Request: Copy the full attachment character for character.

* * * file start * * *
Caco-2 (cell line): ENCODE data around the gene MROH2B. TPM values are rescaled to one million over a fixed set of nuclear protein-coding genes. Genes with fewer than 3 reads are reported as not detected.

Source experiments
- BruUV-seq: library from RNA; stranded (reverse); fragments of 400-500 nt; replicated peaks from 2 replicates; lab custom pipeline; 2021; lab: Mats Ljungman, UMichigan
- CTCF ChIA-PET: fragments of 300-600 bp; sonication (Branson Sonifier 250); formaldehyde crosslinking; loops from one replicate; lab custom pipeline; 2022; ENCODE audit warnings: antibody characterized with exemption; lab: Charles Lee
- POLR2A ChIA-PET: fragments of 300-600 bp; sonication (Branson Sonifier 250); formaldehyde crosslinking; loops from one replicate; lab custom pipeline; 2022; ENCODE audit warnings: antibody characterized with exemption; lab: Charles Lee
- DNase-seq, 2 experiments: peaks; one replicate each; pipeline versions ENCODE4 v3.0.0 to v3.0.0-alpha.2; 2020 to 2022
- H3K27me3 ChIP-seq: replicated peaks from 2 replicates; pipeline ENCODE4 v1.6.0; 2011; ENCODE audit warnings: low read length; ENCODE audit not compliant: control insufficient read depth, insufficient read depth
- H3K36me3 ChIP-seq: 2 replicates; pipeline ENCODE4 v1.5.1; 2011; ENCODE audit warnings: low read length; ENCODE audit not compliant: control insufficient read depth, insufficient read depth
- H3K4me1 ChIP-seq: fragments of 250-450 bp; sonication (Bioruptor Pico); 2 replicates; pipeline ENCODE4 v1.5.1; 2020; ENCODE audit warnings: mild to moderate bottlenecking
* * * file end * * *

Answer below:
Caco-2 (cell line): ENCODE data around the gene MROH2B. TPM values are rescaled to one million over a fixed set of nuclear protein-coding genes. Genes with fewer than 3 reads are reported as not detected.

Source experiments
- BruUV-seq: library from RNA; stranded (reverse); fragments of 400-500 nt; replicated peaks from 2 replicates; lab custom pipeline; 2021; lab: Mats Ljungman, UMichigan
- CTCF ChIA-PET: fragments of 300-600 bp; sonication (Branson Sonifier 250); formaldehyde crosslinking; loops from one replicate; lab custom pipeline; 2022; ENCODE audit warnings: antibody characterized with exemption; lab: Charles Lee
- POLR2A ChIA-PET: fragments of 300-600 bp; sonication (Branson Sonifier 250); formaldehyde crosslinking; loops from one replicate; lab custom pipeline; 2022; ENCODE audit warnings: antibody characterized with exemption; lab: Charles Lee
- DNase-seq, 2 experiments: peaks; one replicate each; pipeline versions ENCODE4 v3.0.0 to v3.0.0-alpha.2; 2020 to 2022
- H3K27me3 ChIP-seq: replicated peaks from 2 replicates; pipeline ENCODE4 v1.6.0; 2011; ENCODE audit warnings: low read length; ENCODE audit not compliant: control insufficient read depth, insufficient read depth
- H3K36me3 ChIP-seq: 2 replicates; pipeline ENCODE4 v1.5.1; 2011; ENCODE audit warnings: low read length; ENCODE audit not compliant: control insufficient read depth, insufficient read depth
- H3K4me1 ChIP-seq: fragments of 250-450 bp; sonication (Bioruptor Pico); 2 replicates; pipeline ENCODE4 v1.5.1; 2020; ENCODE audit warnings: mild to moderate bottlenecking